Makes sense, right?

Things have been bad for hedge funds for a while, and by some measures they continue to be: Just 561 hedge funds were launched last year, the smallest number since that most auspicious of years, 2000, and 98 fewer than died over the same period. There’s that whole inverted yield curve thing, and the fact that 10 times as many hedge fund investors are paying 1.5% than are paying 2%. Oh, yea, and in spite of all the attrition, clients still think there’s too much money chasing too few opportunities.

On the other hand

Demand for hedge funds is rising as investors such as endowments and pensions search for market-beating returns and diversification, a JPMorgan Chase & Co. survey found. About a third of respondents plan to boost allocations, up from 15 percent in 2018. Just 13 percent expect a decrease while 55 percent said they plan to maintain current allocations.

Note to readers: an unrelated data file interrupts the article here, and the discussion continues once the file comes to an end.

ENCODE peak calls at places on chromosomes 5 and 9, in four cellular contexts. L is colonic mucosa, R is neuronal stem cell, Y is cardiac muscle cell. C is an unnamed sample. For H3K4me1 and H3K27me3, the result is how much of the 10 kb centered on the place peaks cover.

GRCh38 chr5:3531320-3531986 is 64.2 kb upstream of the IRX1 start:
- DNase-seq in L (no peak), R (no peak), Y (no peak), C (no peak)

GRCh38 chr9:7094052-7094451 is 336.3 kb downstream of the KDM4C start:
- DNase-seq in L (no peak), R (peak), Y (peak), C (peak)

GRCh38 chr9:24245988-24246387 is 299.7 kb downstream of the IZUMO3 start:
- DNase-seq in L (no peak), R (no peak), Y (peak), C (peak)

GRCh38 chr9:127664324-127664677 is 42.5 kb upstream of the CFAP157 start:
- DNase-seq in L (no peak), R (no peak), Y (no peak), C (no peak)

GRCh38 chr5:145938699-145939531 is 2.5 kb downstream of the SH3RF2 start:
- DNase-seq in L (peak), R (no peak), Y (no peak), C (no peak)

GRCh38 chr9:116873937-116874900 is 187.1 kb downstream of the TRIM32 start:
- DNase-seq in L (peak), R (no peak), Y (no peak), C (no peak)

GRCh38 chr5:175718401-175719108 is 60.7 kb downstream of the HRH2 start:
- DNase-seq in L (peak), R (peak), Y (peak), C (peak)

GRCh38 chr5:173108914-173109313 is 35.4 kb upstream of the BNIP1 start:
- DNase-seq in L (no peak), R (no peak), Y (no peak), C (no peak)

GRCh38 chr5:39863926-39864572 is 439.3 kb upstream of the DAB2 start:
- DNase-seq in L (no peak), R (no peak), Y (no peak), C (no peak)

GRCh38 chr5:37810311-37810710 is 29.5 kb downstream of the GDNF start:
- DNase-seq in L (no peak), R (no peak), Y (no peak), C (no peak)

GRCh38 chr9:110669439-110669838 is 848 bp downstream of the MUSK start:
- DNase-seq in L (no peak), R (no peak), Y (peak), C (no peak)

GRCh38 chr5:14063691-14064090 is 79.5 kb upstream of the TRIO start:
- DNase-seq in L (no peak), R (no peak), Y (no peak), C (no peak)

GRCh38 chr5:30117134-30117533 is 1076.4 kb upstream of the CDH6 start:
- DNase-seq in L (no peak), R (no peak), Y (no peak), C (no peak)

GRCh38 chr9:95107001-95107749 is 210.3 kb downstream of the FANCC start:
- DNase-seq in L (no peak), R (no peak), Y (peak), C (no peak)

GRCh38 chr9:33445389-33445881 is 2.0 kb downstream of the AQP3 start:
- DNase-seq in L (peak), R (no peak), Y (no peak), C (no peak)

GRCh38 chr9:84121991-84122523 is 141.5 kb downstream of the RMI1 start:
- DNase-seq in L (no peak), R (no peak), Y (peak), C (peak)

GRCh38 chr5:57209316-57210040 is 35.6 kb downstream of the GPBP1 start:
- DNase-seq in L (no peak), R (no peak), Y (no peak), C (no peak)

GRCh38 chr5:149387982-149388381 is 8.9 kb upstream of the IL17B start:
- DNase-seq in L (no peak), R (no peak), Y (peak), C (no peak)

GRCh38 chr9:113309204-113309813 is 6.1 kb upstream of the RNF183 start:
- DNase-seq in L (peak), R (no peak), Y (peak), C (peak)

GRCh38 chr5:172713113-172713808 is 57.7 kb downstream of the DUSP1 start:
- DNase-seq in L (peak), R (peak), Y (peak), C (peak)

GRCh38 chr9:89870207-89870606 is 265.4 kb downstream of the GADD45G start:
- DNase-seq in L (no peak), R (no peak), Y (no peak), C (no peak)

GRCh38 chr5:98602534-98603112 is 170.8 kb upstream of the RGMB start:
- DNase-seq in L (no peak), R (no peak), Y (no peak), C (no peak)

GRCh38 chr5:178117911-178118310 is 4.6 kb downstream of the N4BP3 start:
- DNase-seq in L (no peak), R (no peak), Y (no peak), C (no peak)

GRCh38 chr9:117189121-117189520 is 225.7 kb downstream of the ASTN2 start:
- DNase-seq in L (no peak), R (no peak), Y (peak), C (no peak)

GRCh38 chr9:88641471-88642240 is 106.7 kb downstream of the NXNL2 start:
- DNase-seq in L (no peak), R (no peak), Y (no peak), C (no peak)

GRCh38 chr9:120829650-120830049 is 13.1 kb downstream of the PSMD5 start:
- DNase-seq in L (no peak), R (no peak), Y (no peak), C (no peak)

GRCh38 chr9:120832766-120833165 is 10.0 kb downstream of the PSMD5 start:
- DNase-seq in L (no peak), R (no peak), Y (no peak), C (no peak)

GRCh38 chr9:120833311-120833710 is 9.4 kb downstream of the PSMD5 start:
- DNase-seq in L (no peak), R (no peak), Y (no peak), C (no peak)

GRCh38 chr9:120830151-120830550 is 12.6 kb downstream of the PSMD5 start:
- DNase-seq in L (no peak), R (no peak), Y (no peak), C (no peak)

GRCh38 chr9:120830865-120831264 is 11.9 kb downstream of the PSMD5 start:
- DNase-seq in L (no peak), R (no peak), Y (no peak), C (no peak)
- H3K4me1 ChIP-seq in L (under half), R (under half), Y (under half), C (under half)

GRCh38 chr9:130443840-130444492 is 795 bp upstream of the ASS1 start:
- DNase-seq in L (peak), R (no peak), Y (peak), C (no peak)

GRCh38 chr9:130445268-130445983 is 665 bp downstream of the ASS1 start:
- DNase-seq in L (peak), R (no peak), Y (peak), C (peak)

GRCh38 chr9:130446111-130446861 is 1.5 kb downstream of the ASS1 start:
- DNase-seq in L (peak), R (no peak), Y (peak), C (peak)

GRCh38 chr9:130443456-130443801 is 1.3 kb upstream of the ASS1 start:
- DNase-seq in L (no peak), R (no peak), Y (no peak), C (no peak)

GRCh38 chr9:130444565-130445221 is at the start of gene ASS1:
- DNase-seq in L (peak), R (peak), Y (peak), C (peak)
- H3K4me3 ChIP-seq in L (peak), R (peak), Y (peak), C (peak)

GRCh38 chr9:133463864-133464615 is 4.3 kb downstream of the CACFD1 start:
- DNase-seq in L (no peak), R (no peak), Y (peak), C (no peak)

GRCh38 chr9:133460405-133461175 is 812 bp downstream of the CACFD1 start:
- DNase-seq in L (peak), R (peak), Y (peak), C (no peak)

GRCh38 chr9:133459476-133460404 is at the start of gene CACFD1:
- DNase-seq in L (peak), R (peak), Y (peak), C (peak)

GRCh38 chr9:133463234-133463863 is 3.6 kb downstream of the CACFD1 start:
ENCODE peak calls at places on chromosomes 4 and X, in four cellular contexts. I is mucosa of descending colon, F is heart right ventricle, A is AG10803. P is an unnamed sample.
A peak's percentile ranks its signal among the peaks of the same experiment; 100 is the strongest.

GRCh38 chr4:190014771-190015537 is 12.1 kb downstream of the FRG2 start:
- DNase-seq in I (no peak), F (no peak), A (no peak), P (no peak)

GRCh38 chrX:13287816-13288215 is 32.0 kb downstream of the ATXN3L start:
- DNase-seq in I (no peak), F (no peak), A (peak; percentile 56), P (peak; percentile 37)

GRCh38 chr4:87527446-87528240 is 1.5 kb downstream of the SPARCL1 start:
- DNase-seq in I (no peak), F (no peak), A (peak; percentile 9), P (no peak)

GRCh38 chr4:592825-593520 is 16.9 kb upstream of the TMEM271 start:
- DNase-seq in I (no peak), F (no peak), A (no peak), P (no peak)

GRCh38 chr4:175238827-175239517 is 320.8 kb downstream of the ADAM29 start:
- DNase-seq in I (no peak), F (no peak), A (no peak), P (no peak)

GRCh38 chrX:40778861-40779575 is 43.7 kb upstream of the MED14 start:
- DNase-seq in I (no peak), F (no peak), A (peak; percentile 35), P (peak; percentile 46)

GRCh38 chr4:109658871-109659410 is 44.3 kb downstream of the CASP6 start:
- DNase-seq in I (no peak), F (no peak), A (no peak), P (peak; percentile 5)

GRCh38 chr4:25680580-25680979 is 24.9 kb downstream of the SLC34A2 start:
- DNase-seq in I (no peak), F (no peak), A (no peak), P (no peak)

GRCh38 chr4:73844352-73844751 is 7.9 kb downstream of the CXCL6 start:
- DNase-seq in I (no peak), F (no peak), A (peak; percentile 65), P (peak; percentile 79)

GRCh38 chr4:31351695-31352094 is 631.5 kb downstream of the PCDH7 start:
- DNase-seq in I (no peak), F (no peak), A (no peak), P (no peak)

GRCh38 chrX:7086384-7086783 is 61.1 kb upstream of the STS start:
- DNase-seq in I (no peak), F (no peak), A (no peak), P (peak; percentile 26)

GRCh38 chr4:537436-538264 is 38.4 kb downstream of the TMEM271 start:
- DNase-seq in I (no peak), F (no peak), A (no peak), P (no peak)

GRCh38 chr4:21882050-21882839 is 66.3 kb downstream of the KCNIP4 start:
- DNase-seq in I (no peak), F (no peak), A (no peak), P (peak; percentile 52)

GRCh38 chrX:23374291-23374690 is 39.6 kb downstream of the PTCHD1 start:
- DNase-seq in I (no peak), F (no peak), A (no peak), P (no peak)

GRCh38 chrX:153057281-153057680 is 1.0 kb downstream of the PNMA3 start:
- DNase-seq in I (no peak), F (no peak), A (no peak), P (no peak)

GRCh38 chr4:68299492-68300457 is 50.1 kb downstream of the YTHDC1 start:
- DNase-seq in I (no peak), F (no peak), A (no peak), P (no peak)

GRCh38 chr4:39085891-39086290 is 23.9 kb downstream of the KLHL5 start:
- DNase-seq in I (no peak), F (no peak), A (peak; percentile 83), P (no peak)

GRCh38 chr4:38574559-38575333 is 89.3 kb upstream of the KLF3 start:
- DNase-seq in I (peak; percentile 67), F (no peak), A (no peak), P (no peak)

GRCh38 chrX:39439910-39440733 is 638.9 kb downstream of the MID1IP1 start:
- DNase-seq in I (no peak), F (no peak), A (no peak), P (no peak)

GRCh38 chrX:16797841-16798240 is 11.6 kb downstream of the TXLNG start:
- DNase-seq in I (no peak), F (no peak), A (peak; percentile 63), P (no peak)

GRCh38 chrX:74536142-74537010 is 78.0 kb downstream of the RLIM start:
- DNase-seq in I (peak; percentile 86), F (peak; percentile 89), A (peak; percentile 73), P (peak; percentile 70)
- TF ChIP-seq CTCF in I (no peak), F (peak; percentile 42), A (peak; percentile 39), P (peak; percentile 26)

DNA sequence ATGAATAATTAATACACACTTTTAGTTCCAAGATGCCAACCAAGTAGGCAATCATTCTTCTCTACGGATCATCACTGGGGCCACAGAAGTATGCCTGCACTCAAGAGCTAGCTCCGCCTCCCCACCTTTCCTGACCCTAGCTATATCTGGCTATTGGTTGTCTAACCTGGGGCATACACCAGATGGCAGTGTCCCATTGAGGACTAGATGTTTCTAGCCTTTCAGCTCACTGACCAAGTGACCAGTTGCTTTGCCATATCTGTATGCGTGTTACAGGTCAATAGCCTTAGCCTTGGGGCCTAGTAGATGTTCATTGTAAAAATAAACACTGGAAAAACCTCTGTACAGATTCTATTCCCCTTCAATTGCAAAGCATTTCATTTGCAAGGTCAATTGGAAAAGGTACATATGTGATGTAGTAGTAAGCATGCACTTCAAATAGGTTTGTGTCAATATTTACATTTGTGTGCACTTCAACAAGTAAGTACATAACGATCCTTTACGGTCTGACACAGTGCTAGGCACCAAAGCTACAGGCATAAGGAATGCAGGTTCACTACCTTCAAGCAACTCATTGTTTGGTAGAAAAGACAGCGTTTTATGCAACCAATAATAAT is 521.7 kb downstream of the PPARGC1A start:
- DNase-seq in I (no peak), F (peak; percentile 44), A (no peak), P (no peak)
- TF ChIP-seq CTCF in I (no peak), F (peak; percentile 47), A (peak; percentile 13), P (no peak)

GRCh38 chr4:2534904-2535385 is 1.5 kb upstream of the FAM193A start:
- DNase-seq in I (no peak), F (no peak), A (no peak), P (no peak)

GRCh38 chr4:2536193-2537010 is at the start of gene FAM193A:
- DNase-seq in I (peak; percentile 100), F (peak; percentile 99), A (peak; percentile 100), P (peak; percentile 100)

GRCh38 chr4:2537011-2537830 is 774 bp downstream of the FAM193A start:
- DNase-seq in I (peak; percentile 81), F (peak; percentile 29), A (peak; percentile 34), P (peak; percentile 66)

Sure, hedge funds had their worst year in seven in 2018, and the mortality rate notwithstanding there are still too many of them. But they continue to exist, and some hedge funds somewhere might be good, therefore they are required for a diversified portfolio.

“Hedge funds are positioned well and investors are becoming more aware of the value propositions they can offer in certain markets,” said Michael Monforth, global head of capital advisory at JPMorgan. “It’s a diversification play.”

Hedge Fund Demand Is on Its Way Up, JPMorgan Survey Finds [Bloomberg]
Hedge fund fee model morphs from ‘two and 20’ to ‘one or 30’ [FT]
More hedge fund investors worry about crowding [FN]

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